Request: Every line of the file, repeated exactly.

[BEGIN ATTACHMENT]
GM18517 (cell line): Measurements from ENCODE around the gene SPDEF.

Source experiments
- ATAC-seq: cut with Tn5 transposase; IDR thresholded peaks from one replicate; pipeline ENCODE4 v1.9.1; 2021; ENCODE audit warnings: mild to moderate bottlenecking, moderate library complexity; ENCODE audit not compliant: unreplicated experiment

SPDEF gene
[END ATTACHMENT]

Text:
GM18517 (cell line): Measurements from ENCODE around the gene SPDEF.

Source experiments
- ATAC-seq: cut with Tn5 transposase; IDR thresholded peaks from one replicate; pipeline ENCODE4 v1.9.1; 2021; ENCODE audit warnings: mild to moderate bottlenecking, moderate library complexity; ENCODE audit not compliant: unreplicated experiment

SPDEF gene